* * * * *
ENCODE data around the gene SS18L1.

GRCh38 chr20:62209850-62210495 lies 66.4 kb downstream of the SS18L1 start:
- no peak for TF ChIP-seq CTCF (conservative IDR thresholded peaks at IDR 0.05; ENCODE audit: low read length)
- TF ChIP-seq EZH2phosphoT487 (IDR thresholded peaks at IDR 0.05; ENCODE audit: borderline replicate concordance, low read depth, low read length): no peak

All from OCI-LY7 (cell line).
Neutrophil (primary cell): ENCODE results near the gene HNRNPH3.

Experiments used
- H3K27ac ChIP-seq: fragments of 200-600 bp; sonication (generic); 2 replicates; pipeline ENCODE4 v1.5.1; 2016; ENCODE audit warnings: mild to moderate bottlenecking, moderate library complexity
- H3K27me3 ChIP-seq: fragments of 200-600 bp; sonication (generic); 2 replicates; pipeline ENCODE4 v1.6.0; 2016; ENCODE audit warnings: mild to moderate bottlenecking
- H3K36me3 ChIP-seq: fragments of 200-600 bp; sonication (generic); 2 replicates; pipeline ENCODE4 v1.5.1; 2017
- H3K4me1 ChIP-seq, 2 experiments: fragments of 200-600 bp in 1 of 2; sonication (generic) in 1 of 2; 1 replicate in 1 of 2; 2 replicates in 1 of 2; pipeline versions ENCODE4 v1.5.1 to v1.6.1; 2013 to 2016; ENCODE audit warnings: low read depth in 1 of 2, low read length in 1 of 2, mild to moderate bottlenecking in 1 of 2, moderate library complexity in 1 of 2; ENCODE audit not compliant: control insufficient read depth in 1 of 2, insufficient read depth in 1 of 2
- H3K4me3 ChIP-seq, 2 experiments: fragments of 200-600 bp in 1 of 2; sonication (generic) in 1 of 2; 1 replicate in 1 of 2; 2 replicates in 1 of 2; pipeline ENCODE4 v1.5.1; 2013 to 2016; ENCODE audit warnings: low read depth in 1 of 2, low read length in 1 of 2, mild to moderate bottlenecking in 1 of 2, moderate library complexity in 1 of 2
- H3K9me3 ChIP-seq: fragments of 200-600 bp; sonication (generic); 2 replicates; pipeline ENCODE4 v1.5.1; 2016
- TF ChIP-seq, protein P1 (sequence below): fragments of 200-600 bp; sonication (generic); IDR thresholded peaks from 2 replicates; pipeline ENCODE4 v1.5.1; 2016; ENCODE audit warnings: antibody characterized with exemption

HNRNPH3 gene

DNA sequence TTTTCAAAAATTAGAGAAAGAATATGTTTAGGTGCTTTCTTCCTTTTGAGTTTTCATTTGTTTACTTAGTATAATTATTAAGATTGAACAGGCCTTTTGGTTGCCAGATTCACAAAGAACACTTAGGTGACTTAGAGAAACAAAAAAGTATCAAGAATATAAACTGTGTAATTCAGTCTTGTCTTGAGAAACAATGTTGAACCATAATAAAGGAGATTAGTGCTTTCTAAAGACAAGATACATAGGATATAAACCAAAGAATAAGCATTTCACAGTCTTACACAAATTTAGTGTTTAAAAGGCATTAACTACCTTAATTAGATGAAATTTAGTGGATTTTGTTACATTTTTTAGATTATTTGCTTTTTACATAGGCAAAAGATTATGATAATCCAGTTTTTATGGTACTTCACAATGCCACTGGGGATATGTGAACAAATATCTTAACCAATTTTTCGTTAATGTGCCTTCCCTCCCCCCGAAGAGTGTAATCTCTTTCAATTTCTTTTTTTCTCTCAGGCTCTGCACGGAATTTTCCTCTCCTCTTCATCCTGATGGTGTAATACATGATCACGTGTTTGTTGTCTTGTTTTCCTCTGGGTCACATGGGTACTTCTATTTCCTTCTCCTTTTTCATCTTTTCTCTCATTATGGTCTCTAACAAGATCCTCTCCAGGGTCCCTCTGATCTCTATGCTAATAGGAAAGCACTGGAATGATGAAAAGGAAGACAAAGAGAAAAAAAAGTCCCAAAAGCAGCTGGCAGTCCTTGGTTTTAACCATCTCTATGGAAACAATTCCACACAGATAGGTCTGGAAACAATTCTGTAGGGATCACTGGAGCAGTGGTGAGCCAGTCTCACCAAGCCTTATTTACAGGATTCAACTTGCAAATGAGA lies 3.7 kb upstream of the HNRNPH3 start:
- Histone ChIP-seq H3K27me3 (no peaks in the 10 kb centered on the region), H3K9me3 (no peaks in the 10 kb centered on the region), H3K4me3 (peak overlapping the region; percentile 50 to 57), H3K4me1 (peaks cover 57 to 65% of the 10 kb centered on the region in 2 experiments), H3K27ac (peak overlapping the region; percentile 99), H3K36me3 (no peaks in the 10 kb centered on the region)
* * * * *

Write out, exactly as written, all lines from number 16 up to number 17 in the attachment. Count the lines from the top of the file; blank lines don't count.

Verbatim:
DNA sequence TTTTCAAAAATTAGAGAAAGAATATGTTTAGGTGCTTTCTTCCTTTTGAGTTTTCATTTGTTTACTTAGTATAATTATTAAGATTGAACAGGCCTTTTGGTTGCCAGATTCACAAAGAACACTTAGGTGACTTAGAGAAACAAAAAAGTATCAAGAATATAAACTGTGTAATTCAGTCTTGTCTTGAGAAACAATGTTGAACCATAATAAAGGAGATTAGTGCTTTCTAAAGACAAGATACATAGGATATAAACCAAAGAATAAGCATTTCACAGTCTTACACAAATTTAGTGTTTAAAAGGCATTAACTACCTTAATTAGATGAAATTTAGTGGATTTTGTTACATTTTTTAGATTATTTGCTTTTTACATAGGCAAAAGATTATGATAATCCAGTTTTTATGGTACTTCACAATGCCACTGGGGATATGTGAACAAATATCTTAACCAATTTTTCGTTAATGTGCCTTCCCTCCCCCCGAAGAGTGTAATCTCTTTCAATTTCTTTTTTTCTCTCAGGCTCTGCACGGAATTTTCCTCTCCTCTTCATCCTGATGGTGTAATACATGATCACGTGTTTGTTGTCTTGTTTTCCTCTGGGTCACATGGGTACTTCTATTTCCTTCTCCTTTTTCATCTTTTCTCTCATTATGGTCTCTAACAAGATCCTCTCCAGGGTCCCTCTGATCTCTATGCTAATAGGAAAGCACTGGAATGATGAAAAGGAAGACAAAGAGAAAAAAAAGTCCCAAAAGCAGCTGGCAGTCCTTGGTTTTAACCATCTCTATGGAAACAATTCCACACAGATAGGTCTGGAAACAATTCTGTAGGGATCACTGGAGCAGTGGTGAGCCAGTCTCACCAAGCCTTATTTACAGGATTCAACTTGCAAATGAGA lies 3.7 kb upstream of the HNRNPH3 start:
- Histone ChIP-seq H3K27me3 (no peaks in the 10 kb centered on the region), H3K9me3 (no peaks in the 10 kb centered on the region), H3K4me3 (peak overlapping the region; percentile 50 to 57), H3K4me1 (peaks cover 57 to 65% of the 10 kb centered on the region in 2 experiments), H3K27ac (peak overlapping the region; percentile 99), H3K36me3 (no peaks in the 10 kb centered on the region)